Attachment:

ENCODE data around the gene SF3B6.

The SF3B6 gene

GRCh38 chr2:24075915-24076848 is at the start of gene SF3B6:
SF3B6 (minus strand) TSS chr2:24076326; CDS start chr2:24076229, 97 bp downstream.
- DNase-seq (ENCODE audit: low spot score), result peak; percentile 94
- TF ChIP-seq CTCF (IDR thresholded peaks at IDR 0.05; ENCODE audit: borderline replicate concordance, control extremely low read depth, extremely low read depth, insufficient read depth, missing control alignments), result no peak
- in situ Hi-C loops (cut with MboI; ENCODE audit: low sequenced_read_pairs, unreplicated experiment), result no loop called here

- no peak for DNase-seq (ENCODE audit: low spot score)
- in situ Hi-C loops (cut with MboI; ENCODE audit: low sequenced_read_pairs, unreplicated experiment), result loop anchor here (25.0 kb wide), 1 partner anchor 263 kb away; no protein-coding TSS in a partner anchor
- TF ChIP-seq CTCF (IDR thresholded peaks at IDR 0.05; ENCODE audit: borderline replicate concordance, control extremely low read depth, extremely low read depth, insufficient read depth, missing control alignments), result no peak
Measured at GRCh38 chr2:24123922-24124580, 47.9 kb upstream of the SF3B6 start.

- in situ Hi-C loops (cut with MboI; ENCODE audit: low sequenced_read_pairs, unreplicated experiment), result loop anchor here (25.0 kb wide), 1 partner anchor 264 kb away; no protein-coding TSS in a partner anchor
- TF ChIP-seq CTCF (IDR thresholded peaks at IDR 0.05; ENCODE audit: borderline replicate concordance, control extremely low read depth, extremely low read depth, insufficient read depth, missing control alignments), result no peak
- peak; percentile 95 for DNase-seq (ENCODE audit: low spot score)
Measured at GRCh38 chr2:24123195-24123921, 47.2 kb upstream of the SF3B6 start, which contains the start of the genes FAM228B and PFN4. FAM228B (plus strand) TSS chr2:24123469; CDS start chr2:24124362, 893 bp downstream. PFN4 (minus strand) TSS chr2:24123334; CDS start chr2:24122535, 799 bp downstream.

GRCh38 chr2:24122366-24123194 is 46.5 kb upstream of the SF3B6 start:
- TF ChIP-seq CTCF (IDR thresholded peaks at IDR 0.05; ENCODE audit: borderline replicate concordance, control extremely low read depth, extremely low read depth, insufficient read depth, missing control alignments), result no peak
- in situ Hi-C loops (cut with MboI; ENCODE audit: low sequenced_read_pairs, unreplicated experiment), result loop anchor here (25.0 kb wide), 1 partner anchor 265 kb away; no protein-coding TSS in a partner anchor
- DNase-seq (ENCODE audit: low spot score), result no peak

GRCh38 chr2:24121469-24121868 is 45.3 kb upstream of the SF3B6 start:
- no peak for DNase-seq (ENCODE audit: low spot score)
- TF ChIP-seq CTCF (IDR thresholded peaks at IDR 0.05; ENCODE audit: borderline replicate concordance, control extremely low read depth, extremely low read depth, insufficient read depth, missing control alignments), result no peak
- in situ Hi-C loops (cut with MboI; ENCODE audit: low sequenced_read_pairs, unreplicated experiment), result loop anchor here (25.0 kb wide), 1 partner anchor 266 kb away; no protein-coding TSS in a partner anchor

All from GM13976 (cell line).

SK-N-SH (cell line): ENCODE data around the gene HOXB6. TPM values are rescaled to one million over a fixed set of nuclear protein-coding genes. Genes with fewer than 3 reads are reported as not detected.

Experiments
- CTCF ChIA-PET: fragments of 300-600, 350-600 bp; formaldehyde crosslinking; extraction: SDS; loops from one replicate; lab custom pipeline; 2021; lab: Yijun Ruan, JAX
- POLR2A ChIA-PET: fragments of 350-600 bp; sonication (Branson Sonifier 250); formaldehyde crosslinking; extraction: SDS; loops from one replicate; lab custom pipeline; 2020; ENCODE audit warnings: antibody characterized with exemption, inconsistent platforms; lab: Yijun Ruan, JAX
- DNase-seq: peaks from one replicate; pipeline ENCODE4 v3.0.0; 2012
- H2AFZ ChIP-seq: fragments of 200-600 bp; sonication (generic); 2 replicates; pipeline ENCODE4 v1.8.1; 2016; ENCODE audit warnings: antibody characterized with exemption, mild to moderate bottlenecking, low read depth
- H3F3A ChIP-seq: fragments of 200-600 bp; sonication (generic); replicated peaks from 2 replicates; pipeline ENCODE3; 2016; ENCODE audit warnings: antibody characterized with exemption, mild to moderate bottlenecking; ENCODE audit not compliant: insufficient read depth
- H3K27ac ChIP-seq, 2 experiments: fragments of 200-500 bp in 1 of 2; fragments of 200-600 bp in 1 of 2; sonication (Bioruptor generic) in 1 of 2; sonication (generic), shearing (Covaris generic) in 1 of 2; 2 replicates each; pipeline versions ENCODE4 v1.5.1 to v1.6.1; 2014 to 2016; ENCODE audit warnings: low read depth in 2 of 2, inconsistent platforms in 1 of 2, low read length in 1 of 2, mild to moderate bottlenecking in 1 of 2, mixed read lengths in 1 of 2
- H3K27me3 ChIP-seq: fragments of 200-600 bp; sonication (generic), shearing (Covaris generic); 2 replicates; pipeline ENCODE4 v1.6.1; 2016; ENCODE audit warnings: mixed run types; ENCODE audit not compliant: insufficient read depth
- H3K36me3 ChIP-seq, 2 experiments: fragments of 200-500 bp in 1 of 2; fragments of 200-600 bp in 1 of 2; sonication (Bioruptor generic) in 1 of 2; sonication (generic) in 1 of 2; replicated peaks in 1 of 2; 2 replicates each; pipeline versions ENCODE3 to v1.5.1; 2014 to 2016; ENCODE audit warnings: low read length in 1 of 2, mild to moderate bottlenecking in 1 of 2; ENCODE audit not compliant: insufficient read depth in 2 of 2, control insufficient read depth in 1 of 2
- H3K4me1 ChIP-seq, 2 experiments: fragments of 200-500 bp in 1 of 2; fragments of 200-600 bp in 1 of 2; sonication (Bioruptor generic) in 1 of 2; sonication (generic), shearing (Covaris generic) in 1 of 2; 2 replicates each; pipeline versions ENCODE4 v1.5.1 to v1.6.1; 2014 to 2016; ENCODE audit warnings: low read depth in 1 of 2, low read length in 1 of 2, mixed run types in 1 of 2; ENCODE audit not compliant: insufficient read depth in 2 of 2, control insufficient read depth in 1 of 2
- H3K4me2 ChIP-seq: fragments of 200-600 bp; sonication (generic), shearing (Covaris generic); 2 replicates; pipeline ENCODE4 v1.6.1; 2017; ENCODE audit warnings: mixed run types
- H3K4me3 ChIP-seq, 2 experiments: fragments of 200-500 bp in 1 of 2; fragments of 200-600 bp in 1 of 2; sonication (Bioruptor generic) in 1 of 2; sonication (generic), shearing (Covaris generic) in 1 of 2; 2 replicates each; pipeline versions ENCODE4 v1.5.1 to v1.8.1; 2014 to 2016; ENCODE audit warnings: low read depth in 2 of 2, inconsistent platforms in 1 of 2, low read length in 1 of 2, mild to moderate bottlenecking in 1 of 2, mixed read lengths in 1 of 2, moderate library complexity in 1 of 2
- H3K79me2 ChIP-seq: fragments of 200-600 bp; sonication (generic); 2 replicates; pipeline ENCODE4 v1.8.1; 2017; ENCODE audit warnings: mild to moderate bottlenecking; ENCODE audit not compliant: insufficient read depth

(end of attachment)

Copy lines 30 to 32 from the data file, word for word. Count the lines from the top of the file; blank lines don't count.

- H2AFZ ChIP-seq: fragments of 200-600 bp; sonication (generic); 2 replicates; pipeline ENCODE4 v1.8.1; 2016; ENCODE audit warnings: antibody characterized with exemption, mild to moderate bottlenecking, low read depth
- H3F3A ChIP-seq: fragments of 200-600 bp; sonication (generic); replicated peaks from 2 replicates; pipeline ENCODE3; 2016; ENCODE audit warnings: antibody characterized with exemption, mild to moderate bottlenecking; ENCODE audit not compliant: insufficient read depth
- H3K27ac ChIP-seq, 2 experiments: fragments of 200-500 bp in 1 of 2; fragments of 200-600 bp in 1 of 2; sonication (Bioruptor generic) in 1 of 2; sonication (generic), shearing (Covaris generic) in 1 of 2; 2 replicates each; pipeline versions ENCODE4 v1.5.1 to v1.6.1; 2014 to 2016; ENCODE audit warnings: low read depth in 2 of 2, inconsistent platforms in 1 of 2, low read length in 1 of 2, mild to moderate bottlenecking in 1 of 2, mixed read lengths in 1 of 2